Canadian production companies that sell films and/or television productions to US-based companies (including US studios, independents and streaming services) can face difficulties when sending their key personnel to the United States. The issue frequently arises when some or all of the Canadian production is scheduled to take place on location in the US.
Canadian production companies often focus on traditional US work permit categories that were created with the film and television industry in mind, such as the O-1B for aliens of extraordinary achievement in the motion picture or television industry, or the O-2 for related essential support personnel. However, these categories are relatively difficult to use and many foreign nationals will be unable to satisfy the onerous eligibility requirements.
Fortunately, the E-1 (treaty trader) category is a viable alternative to the O-1B and O-2 categories. Despite this fact, Canadian production companies tend to overlook the E-1 category, because it was initially intended for entrepreneurs rather than the film and television industry. A brief overview of E-1 eligibility requirements appears below.
The one significant limitation of the E-1 category is that it is not available to all nationalities. In order to qualify for E-1 status, an eligible treaty must exist between the United States and the relevant foreign country. A list of eligible treaties in effect between the United States and other foreign countries appears in the Foreign Affairs Manual (FAM), the manual used by US consular officers.1 Fortunately, Canadian citizens are eligible for E-1 status, as a result of the North American Free Trade Agreement.
To qualify for E-1 status, a proposed treaty trader must possess the nationality of an eligible treaty country. Although an individual Canadian citizen owner may seek status as an E-1 treaty trader, it is also possible for a corporate entity to qualify. However, in the case of a corporate entity, it must be at least 50 percent owned and controlled by Canadian citizens.2
Once an individual or corporate owner of a Canadian production company has been recognized as a principal treaty trader, the company’s employees may also seek E-1 status, as long as they possess the same nationality as the principal treaty trader.
To qualify for E1 treaty trader status, there must be an actual exchange, in a meaningful sense, of qualifying commodities, such as goods, moneys or services, to create transactions that are considered trade.3 The term “trade” is defined as the existing international exchange of items of trade for consideration between the United States and the treaty country.4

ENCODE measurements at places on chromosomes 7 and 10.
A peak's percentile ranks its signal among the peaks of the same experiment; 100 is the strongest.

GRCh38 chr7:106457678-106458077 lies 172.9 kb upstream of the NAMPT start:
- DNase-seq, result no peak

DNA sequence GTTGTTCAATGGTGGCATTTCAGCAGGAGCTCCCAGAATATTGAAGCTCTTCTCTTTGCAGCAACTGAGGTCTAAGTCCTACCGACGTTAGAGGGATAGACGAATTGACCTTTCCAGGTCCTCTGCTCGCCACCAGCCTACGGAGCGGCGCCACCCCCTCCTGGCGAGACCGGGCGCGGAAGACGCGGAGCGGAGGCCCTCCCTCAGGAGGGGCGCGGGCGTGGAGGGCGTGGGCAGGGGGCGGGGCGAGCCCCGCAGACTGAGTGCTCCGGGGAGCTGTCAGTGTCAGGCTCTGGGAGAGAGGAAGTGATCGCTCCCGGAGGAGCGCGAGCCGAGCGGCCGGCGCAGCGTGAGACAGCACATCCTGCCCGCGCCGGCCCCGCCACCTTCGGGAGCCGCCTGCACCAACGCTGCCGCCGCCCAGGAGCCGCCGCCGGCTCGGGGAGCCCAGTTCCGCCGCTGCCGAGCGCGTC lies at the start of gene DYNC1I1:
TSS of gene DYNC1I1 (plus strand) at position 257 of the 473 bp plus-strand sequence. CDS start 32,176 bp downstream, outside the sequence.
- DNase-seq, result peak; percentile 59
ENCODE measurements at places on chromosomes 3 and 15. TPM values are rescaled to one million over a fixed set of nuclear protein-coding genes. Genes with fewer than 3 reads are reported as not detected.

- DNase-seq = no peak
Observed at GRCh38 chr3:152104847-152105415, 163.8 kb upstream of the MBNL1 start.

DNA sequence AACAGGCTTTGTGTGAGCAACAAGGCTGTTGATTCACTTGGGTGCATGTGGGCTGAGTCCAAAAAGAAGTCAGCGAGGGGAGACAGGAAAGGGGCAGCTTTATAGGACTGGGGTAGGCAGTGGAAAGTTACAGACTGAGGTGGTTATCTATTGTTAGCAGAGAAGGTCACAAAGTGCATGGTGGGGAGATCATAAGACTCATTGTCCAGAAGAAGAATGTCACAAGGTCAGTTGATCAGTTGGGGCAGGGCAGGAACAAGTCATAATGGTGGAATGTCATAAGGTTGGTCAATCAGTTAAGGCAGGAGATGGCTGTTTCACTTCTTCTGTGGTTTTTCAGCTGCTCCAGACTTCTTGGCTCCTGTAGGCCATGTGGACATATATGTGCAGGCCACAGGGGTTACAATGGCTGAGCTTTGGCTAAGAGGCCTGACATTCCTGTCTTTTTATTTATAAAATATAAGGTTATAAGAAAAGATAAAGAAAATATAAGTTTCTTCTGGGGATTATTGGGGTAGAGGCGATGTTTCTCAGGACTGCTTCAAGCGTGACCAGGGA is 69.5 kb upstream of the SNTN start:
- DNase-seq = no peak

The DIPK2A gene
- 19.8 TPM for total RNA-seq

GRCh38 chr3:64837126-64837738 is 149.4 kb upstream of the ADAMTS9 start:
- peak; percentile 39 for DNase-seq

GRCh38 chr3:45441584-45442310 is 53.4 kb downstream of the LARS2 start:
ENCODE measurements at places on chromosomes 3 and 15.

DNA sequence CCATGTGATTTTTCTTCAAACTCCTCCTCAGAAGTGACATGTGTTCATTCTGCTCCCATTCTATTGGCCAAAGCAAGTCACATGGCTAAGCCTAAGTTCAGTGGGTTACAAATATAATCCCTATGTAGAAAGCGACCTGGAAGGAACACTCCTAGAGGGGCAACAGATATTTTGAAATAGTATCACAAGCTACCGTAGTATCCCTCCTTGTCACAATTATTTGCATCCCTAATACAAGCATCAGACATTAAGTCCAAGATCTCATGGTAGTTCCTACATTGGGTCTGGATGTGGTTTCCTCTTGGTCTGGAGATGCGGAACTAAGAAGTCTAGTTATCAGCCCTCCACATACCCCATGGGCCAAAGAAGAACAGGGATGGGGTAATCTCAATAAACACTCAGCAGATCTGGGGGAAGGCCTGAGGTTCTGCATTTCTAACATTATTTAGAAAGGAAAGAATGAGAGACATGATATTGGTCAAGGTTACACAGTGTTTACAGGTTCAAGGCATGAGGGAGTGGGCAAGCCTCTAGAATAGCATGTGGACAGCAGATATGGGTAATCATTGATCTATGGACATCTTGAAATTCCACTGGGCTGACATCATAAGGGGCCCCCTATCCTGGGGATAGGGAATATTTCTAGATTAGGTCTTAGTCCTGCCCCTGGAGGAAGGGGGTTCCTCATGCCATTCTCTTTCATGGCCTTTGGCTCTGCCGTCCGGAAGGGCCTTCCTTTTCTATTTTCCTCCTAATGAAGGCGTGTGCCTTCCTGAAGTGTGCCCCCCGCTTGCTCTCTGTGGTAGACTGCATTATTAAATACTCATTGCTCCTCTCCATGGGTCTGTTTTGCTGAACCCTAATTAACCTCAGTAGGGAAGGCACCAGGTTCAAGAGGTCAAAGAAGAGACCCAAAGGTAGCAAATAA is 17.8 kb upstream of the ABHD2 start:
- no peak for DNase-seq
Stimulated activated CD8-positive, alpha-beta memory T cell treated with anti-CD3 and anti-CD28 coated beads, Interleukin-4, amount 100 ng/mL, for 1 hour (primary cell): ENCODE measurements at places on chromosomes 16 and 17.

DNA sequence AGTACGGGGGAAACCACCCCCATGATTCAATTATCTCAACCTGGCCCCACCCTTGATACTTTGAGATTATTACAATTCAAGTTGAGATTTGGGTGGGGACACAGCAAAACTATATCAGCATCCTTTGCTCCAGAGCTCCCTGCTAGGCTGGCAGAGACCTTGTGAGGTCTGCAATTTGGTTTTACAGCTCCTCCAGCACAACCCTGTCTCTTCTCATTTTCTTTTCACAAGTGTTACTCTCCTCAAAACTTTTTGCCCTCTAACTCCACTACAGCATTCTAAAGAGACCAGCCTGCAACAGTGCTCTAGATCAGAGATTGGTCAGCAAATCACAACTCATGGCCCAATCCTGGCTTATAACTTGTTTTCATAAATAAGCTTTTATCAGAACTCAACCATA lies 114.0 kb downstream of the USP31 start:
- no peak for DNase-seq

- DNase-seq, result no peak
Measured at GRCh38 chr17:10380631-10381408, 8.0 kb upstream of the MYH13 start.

As mentioned above, trade must already be in existence at the time that E-1 status is requested. However, existing trade includes successfully negotiated contracts, binding upon the parties, which call for the immediate exchange of items of trade. In other words, even if a Canadian production company has not previously engaged in trade with a United States entity, it could potentially seek E-1 status as soon as it has signed a binding distribution contract with a US company.
The Department of State (DOS) regulations designate “items of trade” to include: (a) goods, (b) services, (c) technology, (d) monies, (e) international banking, (f) insurance, (g) transportation, (h) tourism, (i) communications, and (j) some news-gathering activities.5 However, this is not intended to be an exhaustive list. For example, although intellectual property is not specifically mentioned, trade in intellectual property can be used to support an E-1 application.
The above definition of “trade” requires an international exchange of items of trade between the United States and the treaty country. In other words, development of the domestic US market without an international exchange would not qualify.6
Therefore, a Canadian production company that sells films or television shows produced exclusively in the United States to a US customer might not be able to establish the existence of Canada-US trade. However, if it sells films or television shows primarily produced in Canada to US customers, the production company should have no problem establishing Canada-US trade, even if some portions are filmed on location in the United States.
To qualify for E-1 status, the international trade must be considered substantial. The term “substantial trade” means the quantum of trade sufficient to ensure a continuous flow of trade items between the United States and the treaty country.7 This continuous flow contemplates numerous exchanges over time rather than a single transaction, regardless of the monetary value.8 Clearly, there is no minimum dollar amount required to qualify for E-1 status.